Figure 5. Poverty among single-parent families, especially those headed by a single mother, was highest among family types in 2018.
    Source
    : U.S. Census Bureau, Income and Poverty in the United States: 2018. Table B-2, p. 51.

  • Poverty rates differ by region of the United States, with the South having a higher rate than the Northeast, Midwest, and West in 2018, as shown in Figure 6.
    U.S. Poverty Rates by Region

    Figure 6. Poverty rates in the South were higher than the rest of the United States in 2018. Source: U.S. Census Bureau, Income and Poverty in the United States: 2018. Table B-1, p. 50
    Figure 6. Poverty rates in the South were higher than the rest of the United States in 2018.
    Source
    : U.S. Census Bureau, Income and Poverty in the United States: 2018. Table B-1, p. 50

  • Work: Those who didn’t work at least one week in 2018 had the highest poverty rate of 29.7%. Among all workers with at least one week of work throughout the year, the poverty rate was just 5.1%.
    U.S. Poverty Rates by Work Experience

    Figure 7. Poverty among workers aged 18 to 64 was lowest for those who worked full time, year round and highest for those who did not work at all in 2018. Source: U.S. Census Bureau, Income and Poverty in the United States: 2018. Table B-1, p. 50.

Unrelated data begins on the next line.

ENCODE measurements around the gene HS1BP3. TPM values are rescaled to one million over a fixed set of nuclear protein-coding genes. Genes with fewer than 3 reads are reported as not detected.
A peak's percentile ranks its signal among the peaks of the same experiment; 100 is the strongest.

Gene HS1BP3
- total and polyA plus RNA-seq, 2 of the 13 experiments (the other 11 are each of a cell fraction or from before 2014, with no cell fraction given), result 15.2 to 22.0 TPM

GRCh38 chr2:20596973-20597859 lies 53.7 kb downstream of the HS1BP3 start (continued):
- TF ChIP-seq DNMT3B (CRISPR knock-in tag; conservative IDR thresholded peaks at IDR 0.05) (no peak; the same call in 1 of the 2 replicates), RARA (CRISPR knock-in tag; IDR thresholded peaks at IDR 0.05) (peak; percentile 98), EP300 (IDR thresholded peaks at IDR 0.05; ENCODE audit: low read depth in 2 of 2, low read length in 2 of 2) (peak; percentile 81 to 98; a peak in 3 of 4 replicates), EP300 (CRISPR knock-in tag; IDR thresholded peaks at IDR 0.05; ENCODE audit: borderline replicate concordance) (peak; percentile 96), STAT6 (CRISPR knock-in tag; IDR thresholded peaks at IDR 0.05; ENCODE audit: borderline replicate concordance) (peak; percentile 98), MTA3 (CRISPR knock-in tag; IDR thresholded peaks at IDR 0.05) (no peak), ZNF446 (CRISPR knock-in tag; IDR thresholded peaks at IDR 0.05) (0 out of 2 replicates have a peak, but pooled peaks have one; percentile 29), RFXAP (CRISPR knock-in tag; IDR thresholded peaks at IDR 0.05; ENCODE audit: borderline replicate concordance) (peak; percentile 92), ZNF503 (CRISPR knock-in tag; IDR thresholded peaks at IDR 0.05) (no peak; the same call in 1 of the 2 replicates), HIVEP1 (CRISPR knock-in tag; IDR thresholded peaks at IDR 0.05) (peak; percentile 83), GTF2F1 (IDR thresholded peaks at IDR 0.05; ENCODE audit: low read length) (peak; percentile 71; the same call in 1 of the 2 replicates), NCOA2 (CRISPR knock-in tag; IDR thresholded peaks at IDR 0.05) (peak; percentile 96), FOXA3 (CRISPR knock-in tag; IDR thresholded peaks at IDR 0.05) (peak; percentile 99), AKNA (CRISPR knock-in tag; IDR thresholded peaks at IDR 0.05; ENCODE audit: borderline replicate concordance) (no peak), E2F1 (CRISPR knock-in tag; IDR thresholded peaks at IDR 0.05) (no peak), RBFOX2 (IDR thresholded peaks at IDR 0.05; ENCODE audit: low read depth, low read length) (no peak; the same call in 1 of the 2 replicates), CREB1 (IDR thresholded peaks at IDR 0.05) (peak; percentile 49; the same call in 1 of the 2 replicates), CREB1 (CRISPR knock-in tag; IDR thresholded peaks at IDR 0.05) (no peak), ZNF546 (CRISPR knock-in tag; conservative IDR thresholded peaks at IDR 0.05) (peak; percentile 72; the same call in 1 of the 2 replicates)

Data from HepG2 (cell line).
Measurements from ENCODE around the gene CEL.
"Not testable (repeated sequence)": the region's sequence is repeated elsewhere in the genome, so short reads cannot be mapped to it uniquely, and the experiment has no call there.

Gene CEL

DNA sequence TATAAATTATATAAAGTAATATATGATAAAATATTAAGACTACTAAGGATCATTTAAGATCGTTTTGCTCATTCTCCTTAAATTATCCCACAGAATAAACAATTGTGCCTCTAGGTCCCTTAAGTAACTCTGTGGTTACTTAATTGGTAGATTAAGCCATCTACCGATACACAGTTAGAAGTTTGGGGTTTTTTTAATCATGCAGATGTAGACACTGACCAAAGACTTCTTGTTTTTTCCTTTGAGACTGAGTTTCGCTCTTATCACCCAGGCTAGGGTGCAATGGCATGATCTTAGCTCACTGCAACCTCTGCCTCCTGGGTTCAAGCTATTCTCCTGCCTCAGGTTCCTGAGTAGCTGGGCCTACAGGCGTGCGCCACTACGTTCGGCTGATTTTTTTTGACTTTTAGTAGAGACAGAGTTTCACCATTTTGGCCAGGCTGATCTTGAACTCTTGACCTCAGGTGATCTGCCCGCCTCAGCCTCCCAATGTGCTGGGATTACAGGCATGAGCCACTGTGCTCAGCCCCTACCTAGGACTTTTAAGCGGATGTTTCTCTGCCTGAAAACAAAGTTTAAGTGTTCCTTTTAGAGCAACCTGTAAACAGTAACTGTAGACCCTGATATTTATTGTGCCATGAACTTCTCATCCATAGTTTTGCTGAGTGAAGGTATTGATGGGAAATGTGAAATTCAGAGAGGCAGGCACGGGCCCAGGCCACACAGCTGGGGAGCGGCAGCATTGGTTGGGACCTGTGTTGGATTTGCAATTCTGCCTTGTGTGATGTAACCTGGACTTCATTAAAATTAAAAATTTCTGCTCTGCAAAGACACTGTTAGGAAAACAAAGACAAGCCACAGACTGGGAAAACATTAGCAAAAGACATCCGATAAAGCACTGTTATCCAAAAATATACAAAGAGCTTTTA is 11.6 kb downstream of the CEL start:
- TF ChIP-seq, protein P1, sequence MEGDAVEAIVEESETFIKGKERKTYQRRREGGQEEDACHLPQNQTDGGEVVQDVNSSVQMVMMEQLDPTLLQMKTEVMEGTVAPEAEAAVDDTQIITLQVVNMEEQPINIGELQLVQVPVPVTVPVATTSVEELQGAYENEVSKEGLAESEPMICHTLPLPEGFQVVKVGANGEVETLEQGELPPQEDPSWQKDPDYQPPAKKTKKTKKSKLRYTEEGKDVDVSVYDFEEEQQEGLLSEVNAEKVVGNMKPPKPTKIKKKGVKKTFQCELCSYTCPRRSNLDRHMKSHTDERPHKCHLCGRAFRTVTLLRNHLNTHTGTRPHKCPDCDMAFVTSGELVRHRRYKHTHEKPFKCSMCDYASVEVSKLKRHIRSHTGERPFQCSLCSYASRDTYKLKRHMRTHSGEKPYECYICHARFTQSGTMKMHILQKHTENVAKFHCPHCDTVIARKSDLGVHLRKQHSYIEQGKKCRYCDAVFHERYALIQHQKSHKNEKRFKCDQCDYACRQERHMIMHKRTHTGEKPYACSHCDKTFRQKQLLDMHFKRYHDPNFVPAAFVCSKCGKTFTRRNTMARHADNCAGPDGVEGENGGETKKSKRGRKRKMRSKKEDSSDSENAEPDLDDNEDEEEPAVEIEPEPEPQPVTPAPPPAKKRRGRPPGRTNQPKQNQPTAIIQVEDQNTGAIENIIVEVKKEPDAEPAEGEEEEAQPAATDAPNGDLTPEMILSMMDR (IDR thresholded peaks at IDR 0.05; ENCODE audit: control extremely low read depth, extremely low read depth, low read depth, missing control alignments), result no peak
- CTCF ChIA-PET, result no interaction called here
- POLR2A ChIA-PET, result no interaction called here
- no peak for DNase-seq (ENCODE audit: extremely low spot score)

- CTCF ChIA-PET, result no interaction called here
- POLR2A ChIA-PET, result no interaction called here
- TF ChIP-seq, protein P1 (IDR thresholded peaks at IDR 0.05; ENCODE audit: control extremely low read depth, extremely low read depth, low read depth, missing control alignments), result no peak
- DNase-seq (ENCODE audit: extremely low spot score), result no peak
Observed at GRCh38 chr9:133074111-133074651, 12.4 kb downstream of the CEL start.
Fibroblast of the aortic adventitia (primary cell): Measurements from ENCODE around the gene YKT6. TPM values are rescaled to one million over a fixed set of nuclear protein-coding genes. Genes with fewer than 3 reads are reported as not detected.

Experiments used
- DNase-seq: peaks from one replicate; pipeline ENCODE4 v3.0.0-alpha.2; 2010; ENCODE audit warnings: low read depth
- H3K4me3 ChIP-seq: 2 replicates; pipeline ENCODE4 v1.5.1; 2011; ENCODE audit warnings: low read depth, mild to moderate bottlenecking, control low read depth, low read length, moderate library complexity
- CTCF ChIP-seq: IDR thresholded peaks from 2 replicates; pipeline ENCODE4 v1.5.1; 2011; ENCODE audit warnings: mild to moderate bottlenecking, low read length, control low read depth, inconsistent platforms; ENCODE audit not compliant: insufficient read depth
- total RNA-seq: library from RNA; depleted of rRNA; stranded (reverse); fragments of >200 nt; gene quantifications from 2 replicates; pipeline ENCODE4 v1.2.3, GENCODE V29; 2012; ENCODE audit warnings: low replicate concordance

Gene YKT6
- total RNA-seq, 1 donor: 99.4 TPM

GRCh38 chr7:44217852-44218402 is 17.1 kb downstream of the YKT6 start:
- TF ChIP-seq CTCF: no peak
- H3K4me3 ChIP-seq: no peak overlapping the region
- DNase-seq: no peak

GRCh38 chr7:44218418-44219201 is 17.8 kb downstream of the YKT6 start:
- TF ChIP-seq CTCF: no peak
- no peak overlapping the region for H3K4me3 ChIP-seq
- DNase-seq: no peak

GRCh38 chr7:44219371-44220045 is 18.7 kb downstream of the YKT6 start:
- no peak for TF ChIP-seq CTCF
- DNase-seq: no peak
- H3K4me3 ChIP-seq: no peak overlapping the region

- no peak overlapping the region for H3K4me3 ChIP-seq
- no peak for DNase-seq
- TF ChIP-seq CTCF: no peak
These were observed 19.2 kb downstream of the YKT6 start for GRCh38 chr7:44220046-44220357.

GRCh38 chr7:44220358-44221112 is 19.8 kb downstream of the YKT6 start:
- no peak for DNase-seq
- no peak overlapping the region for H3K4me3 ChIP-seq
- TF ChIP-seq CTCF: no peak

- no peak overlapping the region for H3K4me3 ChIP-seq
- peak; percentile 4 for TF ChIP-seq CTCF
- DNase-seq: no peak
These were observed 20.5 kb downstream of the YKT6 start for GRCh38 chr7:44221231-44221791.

Figure 7. Poverty among workers aged 18 to 64 was lowest for those who worked full time, year round and highest for those who did not work at all in 2018.
    Source
    : U.S. Census Bureau, Income and Poverty in the United States: 2018. Table B-1, p. 50.

  • Disability status: Those with a disability had a poverty rate of 25.7%; just 9.5% of those without a disability were in poverty.
    U.S. Poverty Rates by Disability Status

    Figure 8. The poverty rate in 2018 of people between the ages of 18 and 64 with a disability was much higher than that for all people that age without a disability. Source: U.S. Census Bureau, Income and Poverty in the United States: 2018. Table B-1, p. 50 & p. 17.
    Figure 8. The poverty rate in 2018 of people between the ages of 18 and 64 with a disability was much higher than that for all people that age without a disability.
    Source
    : U.S. Census Bureau, Income and Poverty in the United States: 2018. Table B-1, p. 50 & p. 17.

  • Education: Among adults aged 25 years of age and older, those without a high school diploma had the highest poverty rate of 25.9%. Those with a high school diploma had about half that rate at 12.7%. Those with a bachelor’s degree or higher had the lowest rate at 4.4%.
    U.S. Poverty Rates by Educational Attainment

    Figure 9. People with a college degree had much lower poverty rates than people with less education in 2018. Source: U.S. Census Bureau, Income and Poverty in the United States: 2018. Table B-1.
    Figure 9. People with a college degree had much lower poverty rates than people with less education in 2018.
    Source
    : U.S. Census Bureau, Income and Poverty in the United States: 2018. Table B-1.